Preparing for the KSK Rollover
The Internet Corporation of Assigned Names and Numbers (ICANN) is currently scheduled to change the DNS root zone’s key-signing key (KSK). This process is called a KSK rollover. As specified in the operational plans1, the KSK rollover is currently scheduled to take place on October 11, 2018, subject to final approval by the ICANN Board of Directors.
Every Domain Name System Security Extensions (DNSSEC) validator on the internet requires a trust anchor. This is a key, or a hash of a key, that corresponds to the root zone KSK(s). Whenever a KSK rollover occurs, DNSSEC validators must update their trust anchors to include the new key. The design of DNSSEC includes a mechanism, commonly referred to as RFC 50112, whereby validators can automatically update their trust anchors. Because this is the first operational root KSK rollover, RFC 5011 has never been tested in production.
Starting in 2017 a few popular recursive DNS resolvers implemented a feature defined in RFC 8145 -- “Signaling Trust Anchor Knowledge in DNSSEC.”3 If a DNSSEC validator supports RFC 8145 and the feature is enabled, it sends periodic reports of its trust anchor configuration to one of the root name servers.
Verisign, as an operator of root name servers, receives some of this RFC 8145 data. We regularly analyze the data to identify sources that appear to have an out-of-date trust anchor configuration. We are in the process of reaching out to operators of validating name servers that appear to be out-of-date. These validating name servers could experience DNS resolution failures after the KSK rollover which is planned to occur on October 11, 2018.
In advance of the KSK rollover, Verisign is conducting a multi-faceted technical outreach program as a root server operator, a registry operator, and as the Root Zone Maintainer to help ensure the security, stability, and resiliency of the internet. Building on ICANN’s previous outreach effort4 , Verisign is coordinating with US-CERT and other national CERTs, industry partners, various DNS operator groups, and performing direct outreach to out-of-date signalers.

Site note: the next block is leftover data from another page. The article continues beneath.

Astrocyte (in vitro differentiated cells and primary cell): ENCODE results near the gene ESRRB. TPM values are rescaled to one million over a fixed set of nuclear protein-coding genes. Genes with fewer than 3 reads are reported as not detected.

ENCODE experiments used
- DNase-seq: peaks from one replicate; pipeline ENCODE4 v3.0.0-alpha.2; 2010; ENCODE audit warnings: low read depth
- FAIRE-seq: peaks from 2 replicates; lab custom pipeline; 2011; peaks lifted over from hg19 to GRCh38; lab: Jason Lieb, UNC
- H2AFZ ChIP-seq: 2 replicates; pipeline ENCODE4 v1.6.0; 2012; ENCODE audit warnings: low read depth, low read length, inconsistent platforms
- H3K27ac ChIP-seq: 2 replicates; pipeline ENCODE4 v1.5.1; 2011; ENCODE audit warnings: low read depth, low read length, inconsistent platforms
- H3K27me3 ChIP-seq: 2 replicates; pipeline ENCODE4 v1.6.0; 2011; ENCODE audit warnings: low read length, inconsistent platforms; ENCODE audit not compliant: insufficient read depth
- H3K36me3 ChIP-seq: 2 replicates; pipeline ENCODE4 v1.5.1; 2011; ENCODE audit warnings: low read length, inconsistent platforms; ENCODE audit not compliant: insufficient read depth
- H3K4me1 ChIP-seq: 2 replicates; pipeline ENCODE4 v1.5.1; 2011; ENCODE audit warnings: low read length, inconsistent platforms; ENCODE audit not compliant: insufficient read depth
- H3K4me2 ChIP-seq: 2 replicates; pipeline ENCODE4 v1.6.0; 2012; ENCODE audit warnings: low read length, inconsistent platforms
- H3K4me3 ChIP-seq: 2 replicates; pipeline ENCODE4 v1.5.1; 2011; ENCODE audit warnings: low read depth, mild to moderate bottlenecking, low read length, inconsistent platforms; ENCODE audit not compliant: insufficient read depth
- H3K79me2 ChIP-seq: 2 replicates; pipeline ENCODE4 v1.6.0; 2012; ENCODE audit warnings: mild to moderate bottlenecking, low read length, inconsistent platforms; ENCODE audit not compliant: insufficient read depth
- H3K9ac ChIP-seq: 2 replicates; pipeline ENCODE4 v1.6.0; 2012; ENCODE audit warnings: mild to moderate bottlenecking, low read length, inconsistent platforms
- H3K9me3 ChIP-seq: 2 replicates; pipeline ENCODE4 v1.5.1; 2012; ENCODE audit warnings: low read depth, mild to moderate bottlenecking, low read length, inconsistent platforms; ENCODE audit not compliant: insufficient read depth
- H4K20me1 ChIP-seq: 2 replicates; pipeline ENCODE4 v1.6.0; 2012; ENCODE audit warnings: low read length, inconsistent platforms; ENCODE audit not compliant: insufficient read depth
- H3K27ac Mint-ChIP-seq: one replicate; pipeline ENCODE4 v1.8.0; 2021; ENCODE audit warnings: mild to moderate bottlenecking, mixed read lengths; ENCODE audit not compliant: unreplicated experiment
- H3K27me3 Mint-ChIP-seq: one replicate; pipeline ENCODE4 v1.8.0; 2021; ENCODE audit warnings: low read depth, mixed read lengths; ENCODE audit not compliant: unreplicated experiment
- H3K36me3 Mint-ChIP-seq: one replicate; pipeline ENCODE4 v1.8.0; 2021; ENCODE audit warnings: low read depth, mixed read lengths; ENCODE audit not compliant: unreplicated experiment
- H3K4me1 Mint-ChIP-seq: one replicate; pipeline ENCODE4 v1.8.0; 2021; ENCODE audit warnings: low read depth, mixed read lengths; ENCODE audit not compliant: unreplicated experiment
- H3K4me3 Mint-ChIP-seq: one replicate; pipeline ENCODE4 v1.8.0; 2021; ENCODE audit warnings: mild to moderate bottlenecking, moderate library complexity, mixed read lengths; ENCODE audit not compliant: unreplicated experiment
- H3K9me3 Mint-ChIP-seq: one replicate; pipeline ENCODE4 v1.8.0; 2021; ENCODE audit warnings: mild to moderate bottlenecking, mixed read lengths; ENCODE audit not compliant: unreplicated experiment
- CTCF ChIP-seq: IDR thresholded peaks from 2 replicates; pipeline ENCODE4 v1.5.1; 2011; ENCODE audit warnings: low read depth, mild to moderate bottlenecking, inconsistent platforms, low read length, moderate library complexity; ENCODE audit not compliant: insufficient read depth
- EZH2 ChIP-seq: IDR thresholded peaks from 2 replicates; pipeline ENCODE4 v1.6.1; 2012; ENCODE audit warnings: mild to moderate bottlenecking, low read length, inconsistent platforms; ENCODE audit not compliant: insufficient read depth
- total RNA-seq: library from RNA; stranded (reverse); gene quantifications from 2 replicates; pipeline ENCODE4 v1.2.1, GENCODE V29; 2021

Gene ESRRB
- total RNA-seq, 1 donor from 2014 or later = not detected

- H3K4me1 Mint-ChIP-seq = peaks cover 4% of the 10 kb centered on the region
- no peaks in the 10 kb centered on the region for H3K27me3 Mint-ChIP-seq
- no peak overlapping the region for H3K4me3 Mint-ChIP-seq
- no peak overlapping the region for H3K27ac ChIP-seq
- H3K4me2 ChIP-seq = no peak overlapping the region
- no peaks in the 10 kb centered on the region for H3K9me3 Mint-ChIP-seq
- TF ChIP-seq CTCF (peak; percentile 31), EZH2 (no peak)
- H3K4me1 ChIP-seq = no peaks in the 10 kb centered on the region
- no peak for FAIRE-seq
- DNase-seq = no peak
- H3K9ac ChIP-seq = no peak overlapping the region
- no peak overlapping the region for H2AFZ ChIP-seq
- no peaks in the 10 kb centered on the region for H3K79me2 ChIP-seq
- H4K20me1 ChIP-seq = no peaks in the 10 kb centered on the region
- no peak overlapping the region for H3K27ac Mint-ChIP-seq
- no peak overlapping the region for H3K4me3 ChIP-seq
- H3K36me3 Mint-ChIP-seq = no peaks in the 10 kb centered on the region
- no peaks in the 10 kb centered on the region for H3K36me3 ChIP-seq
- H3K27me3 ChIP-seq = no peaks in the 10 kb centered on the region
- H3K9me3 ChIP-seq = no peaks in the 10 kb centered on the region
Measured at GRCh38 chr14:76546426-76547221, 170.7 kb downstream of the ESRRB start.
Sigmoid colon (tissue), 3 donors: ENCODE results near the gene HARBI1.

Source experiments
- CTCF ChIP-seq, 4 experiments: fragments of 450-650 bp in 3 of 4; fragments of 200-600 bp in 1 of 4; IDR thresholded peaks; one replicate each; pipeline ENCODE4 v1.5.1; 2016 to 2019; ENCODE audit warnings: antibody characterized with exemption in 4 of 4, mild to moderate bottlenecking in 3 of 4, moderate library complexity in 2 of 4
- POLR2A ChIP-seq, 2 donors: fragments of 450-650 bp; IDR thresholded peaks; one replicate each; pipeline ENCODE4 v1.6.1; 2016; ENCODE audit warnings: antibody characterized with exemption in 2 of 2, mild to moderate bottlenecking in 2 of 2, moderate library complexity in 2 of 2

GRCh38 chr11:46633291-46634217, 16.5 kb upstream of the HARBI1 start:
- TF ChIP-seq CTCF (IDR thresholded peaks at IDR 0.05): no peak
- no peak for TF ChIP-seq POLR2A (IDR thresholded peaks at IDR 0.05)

The data below, organized by either geographical origin or by network operator (ASN), contains a list of addresses that have reported only the old trust anchor.
Steps You Can Take
If you have not updated your trust anchor or you appear on the list above you need to take action to avoid DNS resolution problems on or after October 11, 2018.
Please visit the following to learn more about updating your validator with the latest trust anchor update on ICANN’s website:
- Checking the Current Trust Anchors in DNS Validating Resolvers
- Updating of DNS Validating Resolvers with the Latest Trust Anchor
- Managing the Root KSK Rollover, Step by Step for Operators
For additional material regarding the KSK rollover, useful tools, and reference guides please review the following pertinent sites:
- Root Zone KSK Rollover
- ICANN’s RFC 8145 Root Trust Anchor Reports
- Operational Plans for the Root KSK Rollover
- Quick Guide: Prepare Your Systems for the Root KSK Rollover
- DNSSEC Informational Page
- DNSSEC for Everybody - A Beginner's Guide (ICANN55)
- Prepare Your Systems for the Root KSK Rollover
- Keyroller Testbed
- BIND Root KSK Rollover
- KNOT DNSSEC Key Rollover
- Keyrolling Demo Tool
- RFC 5011 with OpenDNSSEC, BIND, and Unbound
- Automatic installation of new DNSSEC trust anchor
- Manual Trust anchor installation for new root KSK
Verisign is offering assistance and guidance to address this issue if needed. Please contact Verisign at KSKRollover@verisign.com or +1-703-376-0005 for assistance.